effective against pathogenic Candida yeasts
    • Abstract: Publication date: 2 April 2016
      Source:International Journal of Food Microbiology, Volume 222
      Author(s): Nabaraj Banjara, Kenneth W. Nickerson, Mallory J. Suhr, Heather E. Hallen-Adams
      Candida yeasts are the dominant fungi in the healthy human microbiome, but are well-known for causing disease following a variety of perturbations. Evaluation of fungal populations from the healthy human gut revealed a significant negative correlation between the foodborne yeast, Debaryomyces hansenii, and Candida species. D. hansenii is reported to produce killer toxins (mycocins) effective against other yeast species. In order to better understand this phenomenon, a collection of 42 D. hansenii isolates was obtained from 22 cheeses and evaluated for killer activity against Candida albicans and Candida tropicalis over a range of temperatures and pH values. Twenty three strains demonstrated killer activity against both C. albicans and C. tropicalis, which was pH- and temperature-dependent, with no killer activity observed for any strain at pH6.5 or higher, or at ≥35°C (physiological conditions in the human gastrointestinal tract). A cell-free mycocin preparation showed transient killer activity against C. albicans at 35°C and a cheese sample containing a killer D. hansenii strain demonstrated sustained killer activity against both C. albicans and C. tropicalis. Together, these observations raise the possibility that D. hansenii could influence Candida populations in the gut.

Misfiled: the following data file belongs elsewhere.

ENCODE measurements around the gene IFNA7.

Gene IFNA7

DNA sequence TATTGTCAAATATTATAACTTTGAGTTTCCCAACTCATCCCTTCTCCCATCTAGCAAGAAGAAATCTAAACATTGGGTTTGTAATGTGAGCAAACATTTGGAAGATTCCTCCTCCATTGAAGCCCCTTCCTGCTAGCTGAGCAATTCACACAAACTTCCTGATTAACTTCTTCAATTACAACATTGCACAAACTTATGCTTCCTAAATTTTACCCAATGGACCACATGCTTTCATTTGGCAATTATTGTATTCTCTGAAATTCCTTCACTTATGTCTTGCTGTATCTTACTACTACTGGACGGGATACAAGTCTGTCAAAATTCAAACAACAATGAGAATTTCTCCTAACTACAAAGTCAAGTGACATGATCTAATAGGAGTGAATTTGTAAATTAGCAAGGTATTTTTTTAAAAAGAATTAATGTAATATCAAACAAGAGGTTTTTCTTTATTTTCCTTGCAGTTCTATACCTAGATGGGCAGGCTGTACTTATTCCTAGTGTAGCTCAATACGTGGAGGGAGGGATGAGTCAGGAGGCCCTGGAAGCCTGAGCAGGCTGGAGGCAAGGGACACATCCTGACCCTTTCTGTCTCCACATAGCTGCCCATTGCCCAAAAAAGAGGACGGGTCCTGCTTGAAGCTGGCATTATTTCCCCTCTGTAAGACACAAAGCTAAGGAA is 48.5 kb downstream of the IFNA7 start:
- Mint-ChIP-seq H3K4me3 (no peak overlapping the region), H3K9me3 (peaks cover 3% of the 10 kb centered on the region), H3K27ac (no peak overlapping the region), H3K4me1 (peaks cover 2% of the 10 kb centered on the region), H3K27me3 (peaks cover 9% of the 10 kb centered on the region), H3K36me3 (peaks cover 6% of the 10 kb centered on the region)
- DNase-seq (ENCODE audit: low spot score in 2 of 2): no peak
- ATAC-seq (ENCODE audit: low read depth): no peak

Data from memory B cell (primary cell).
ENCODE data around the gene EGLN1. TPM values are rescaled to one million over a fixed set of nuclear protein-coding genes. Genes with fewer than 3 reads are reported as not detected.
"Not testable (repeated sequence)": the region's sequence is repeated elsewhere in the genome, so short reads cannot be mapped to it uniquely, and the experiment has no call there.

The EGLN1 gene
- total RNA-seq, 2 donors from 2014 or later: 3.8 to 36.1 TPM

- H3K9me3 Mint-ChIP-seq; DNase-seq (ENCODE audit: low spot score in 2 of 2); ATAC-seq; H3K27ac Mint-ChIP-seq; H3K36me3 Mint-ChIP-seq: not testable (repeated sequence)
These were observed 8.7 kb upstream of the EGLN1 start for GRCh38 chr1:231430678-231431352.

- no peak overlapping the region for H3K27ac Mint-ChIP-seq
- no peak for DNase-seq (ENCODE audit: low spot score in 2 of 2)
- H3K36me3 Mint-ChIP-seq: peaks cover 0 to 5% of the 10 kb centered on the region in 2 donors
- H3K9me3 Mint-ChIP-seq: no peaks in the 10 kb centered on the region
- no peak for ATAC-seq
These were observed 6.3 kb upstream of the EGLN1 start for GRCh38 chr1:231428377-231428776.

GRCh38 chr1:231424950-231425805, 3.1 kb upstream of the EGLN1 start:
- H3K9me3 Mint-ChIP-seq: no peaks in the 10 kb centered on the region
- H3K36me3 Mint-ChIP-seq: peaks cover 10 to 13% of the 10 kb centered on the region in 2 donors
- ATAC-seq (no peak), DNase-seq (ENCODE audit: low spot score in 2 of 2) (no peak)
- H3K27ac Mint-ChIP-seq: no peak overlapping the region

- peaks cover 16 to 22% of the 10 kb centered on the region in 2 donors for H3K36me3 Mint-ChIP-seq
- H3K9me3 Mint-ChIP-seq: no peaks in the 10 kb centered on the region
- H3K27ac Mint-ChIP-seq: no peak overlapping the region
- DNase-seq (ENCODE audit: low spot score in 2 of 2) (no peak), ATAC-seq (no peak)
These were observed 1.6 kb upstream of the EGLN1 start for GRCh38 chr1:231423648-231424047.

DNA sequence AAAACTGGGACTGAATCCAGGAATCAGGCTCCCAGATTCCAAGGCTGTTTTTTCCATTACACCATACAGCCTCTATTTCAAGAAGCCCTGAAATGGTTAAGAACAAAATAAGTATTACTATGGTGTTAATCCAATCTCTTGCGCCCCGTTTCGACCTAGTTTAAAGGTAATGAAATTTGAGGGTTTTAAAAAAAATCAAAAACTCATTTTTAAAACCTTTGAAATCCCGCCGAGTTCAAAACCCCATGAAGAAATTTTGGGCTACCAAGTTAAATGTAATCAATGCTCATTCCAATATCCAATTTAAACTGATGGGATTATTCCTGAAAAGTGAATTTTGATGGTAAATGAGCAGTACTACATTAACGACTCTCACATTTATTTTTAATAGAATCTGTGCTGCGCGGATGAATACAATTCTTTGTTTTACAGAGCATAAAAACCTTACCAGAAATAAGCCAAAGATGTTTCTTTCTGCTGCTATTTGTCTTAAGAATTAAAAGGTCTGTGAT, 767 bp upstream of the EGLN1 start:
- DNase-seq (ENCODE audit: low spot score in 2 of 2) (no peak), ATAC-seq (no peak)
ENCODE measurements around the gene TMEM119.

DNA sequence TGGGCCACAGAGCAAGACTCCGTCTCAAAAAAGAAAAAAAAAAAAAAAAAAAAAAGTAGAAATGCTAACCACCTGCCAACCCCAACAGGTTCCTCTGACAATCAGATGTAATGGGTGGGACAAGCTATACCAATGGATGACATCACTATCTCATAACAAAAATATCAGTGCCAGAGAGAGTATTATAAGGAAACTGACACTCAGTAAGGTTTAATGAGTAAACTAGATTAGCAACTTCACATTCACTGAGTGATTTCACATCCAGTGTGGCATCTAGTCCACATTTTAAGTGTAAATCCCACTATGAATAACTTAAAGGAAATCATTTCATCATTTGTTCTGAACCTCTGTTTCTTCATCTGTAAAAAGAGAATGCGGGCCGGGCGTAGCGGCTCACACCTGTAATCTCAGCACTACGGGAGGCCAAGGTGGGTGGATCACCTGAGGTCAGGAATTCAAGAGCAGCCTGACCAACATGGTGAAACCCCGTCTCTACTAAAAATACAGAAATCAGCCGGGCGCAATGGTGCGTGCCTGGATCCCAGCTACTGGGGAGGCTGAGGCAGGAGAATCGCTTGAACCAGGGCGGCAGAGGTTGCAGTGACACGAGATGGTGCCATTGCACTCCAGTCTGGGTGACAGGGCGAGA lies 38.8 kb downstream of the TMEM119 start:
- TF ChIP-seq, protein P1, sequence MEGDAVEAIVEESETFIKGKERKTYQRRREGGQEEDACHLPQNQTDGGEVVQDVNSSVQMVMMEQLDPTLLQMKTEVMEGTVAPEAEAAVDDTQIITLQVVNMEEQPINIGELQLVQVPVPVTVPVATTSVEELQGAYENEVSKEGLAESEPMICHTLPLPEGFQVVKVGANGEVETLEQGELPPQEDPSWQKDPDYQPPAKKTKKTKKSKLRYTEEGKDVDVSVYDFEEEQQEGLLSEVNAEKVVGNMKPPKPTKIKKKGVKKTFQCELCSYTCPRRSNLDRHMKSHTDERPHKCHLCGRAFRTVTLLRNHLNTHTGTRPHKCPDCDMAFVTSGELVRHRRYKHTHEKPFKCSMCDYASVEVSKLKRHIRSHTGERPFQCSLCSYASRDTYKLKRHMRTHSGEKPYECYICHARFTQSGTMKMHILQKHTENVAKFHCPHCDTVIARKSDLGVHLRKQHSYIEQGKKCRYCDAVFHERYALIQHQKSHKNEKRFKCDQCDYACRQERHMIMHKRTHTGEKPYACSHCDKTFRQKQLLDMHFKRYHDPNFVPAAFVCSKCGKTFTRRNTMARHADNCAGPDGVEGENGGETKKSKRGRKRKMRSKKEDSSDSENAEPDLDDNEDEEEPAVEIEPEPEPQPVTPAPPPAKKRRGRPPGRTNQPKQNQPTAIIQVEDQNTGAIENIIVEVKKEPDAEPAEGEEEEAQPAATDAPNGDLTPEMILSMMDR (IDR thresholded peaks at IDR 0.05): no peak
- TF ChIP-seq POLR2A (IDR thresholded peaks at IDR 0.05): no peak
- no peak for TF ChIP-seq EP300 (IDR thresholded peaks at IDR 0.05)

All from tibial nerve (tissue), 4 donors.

PubDate: 2016-01-30T10:40:53Z
       
  • Prevalence and pathogenic potential of Escherichia coli isolates from raw
           milk and raw milk cheese in Egypt
    • Abstract: Publication date: 16 March 2016
      Source:International Journal of Food Microbiology, Volume 221
      Author(s): Rabee A. Ombarak, Atsushi Hinenoya, Sharda Prasad Awasthi, Atsushi Iguchi, Ayaka Shima, Abdel-Rahman M. Elbagory, Shinji Yamasaki